Part three of her work primarily argues the efficiency of each combatant nation in feeding not only their armies but also their civilian populations. With every country employing some sort of rationing system throughout the war, Collingham addresses how the effectiveness of each influenced its outcome. She argues that because Britain rationed equally among everyone, it was able to keep morale high at home which resulted in greater production. Germany on the other hand prioritised its military when it realised it could not cope with its demand for food. The author explains that this resulted in a drop of morale, and a less motivated and hungrier work force. (pg.367)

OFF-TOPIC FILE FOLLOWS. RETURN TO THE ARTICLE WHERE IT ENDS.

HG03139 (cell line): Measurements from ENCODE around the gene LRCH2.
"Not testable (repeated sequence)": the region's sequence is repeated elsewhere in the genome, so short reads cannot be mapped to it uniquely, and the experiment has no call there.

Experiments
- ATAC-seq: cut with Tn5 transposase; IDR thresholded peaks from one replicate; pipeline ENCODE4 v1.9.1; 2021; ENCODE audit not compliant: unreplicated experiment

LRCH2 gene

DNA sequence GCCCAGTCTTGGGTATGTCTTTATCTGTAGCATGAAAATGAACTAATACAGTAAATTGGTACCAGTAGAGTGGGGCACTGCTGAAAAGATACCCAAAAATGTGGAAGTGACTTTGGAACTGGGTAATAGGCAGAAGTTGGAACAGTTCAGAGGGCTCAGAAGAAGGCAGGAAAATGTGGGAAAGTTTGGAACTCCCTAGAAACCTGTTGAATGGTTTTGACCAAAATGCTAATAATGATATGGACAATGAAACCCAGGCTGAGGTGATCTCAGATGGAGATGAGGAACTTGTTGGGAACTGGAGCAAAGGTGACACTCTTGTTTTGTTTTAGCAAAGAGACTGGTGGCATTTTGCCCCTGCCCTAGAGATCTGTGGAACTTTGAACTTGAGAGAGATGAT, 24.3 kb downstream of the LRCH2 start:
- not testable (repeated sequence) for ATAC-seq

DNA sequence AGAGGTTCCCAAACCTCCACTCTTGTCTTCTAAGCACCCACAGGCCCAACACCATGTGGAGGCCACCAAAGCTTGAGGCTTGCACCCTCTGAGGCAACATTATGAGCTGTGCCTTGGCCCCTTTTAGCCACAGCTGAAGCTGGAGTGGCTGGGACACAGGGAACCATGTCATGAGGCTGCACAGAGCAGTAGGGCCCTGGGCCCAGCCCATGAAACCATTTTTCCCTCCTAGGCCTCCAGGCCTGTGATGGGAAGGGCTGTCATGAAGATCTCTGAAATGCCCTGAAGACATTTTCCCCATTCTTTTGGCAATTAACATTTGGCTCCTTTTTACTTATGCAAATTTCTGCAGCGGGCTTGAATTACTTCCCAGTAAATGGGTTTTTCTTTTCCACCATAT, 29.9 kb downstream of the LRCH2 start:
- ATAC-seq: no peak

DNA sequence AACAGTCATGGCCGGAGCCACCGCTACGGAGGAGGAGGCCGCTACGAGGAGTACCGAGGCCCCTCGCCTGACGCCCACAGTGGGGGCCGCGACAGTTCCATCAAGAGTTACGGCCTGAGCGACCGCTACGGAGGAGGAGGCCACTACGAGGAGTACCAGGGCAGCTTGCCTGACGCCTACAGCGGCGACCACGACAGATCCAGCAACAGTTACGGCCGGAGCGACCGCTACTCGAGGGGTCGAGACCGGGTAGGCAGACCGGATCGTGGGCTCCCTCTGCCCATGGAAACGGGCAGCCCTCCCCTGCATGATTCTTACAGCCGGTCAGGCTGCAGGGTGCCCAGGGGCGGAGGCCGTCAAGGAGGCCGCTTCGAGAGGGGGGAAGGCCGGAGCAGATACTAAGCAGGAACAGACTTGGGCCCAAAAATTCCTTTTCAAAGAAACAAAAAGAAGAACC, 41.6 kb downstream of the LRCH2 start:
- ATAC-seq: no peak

The final part of her book addresses the aftermath of the war, where food caused several issues. When the allies emerged victorious the world looked to them to fix its hunger problem. Collingham explains that the United States shied away from helping the starving nations and instead lifted its sanctions on the domestic food front. The starving nations of Eastern Europe and Asia were unable to afford to import more food and so had to do without. For more developed countries, it only took to the mid-1950s for freedom of want was achieved. By this time almost all citizens of these countries could afford to eat as much as they wanted, and Collingham puts this down to the numerous advancements the war provided. She finishes her book by addressing the question as to how the world would react to another food shortage. Collingham states that efficiency is key and that it may be those highly calorific foods for example bread and potatoes which make their familiar re-appearance.